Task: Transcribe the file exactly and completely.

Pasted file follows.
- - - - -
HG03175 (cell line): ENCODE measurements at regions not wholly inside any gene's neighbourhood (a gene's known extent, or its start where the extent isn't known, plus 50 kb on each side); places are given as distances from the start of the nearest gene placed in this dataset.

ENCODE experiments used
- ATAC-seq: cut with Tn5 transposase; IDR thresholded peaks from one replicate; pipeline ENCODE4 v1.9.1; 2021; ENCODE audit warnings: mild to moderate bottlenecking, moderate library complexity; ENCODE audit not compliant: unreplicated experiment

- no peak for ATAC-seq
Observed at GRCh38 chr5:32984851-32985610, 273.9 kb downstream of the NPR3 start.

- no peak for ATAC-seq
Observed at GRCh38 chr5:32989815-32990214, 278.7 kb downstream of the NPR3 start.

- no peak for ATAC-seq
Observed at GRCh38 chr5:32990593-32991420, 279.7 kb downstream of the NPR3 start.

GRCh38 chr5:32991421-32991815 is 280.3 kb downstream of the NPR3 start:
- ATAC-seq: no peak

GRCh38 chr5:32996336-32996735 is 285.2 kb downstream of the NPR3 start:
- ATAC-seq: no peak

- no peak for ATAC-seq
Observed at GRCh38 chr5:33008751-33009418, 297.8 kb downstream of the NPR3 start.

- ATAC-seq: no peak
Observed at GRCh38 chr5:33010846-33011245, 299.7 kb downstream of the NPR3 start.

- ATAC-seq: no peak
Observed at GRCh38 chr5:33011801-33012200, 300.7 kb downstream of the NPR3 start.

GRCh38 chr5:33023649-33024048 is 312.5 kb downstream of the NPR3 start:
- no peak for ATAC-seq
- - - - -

HG03175 (cell line): ENCODE measurements at regions not wholly inside any gene's neighbourhood (a gene's known extent, or its start where the extent isn't known, plus 50 kb on each side); places are given as distances from the start of the nearest gene placed in this dataset.

ENCODE experiments used
- ATAC-seq: cut with Tn5 transposase; IDR thresholded peaks from one replicate; pipeline ENCODE4 v1.9.1; 2021; ENCODE audit warnings: mild to moderate bottlenecking, moderate library complexity; ENCODE audit not compliant: unreplicated experiment

- no peak for ATAC-seq
Observed at GRCh38 chr5:32984851-32985610, 273.9 kb downstream of the NPR3 start.

- no peak for ATAC-seq
Observed at GRCh38 chr5:32989815-32990214, 278.7 kb downstream of the NPR3 start.

- no peak for ATAC-seq
Observed at GRCh38 chr5:32990593-32991420, 279.7 kb downstream of the NPR3 start.

GRCh38 chr5:32991421-32991815 is 280.3 kb downstream of the NPR3 start:
- ATAC-seq: no peak

GRCh38 chr5:32996336-32996735 is 285.2 kb downstream of the NPR3 start:
- ATAC-seq: no peak

- no peak for ATAC-seq
Observed at GRCh38 chr5:33008751-33009418, 297.8 kb downstream of the NPR3 start.

- ATAC-seq: no peak
Observed at GRCh38 chr5:33010846-33011245, 299.7 kb downstream of the NPR3 start.

- ATAC-seq: no peak
Observed at GRCh38 chr5:33011801-33012200, 300.7 kb downstream of the NPR3 start.

GRCh38 chr5:33023649-33024048 is 312.5 kb downstream of the NPR3 start:
- no peak for ATAC-seq